How Past Pregnancies May Help Prevent Multiple Sclerosis
Mar 12, 2012 18:43
Wear those stretchmarks on your belly with pride ladies, because a study involving more than 800 women has found that pregnancy may have a strong role in whether or not a woman
may develop the autoimmune disease multiple sclerosis (MS).
For the study, nearly 300 of the participants (ages of 18 and 60) had experienced a first episode of MS symptoms, while the other women were healthy and included as a control.
Women with at least one child had about half the risk of early MS symptoms compared to women without children. And that risk appeared to drop with each additional child. Women with three children had a 75% lower risk of early MS symptoms compared to women without children. In women with five or more children, risk of early symptoms was slashed by 94%. Such benefits remained even after researchers accounted for other factors associated with the likelihood of developing MS.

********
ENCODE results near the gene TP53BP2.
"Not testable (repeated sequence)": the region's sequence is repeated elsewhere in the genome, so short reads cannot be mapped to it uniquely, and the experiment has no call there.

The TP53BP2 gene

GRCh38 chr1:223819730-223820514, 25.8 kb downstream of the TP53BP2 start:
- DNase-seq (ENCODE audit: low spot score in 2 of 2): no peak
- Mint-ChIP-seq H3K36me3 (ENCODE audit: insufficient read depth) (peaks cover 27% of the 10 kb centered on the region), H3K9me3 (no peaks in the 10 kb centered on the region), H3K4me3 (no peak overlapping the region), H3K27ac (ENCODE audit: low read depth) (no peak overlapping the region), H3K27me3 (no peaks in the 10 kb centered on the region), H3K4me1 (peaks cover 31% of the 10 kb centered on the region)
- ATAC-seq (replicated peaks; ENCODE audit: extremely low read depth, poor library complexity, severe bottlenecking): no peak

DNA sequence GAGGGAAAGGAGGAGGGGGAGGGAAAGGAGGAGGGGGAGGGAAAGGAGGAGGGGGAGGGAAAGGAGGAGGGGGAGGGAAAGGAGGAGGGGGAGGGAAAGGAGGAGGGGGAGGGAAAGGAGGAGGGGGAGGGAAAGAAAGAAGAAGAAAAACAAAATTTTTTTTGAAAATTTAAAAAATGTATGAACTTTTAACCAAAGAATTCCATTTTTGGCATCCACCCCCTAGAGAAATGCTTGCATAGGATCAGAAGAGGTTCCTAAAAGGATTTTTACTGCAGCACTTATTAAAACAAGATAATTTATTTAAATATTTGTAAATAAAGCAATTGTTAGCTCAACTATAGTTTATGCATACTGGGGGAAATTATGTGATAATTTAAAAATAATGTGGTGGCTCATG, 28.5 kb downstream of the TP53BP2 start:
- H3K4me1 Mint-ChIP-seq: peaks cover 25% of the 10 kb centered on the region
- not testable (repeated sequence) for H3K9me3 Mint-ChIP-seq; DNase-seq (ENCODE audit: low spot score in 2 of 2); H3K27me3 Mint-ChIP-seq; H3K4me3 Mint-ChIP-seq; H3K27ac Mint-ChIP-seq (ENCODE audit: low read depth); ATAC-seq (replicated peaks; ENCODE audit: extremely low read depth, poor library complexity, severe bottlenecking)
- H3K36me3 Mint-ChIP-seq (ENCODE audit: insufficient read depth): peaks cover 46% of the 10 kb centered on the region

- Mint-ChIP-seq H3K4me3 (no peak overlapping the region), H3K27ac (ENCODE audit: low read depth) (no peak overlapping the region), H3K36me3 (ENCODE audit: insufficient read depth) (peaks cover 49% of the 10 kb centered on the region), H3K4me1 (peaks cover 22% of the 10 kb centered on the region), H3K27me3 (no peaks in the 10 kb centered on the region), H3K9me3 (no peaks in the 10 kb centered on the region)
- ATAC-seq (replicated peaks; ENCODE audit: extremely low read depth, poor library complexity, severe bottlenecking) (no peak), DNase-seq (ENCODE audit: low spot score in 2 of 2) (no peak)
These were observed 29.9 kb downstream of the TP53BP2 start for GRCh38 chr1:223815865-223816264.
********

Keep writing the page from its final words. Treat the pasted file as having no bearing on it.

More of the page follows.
When it comes to hair extensions, new hairstyles, and wigs, the Brazilian hair has attained a new definition and special status. The Brazilian hair has gained prominence in the recent years, thanks to its comfortable and form-fitting nature enough for decorative purposes. Read more
Vouched for by public figures like Dr. Oz, this dietary supplement has helped many achieve their weight loss goals. Even so, there are those who disbelieve the claims made about this supplement. This article will break down everything you need to know about Garcinia Cambogia, including what it is, how it works, and if it really is effective. Read more
Cloudnine fertility offers expertized consultants that deal with female and male reproductive systems and many disorders related to them. Andrology departments hold highly experienced urologists (considered counterpart of gynaecology) who are trained to treat urinary tract and adrenal gland dysfunctioning in both men and women. Read more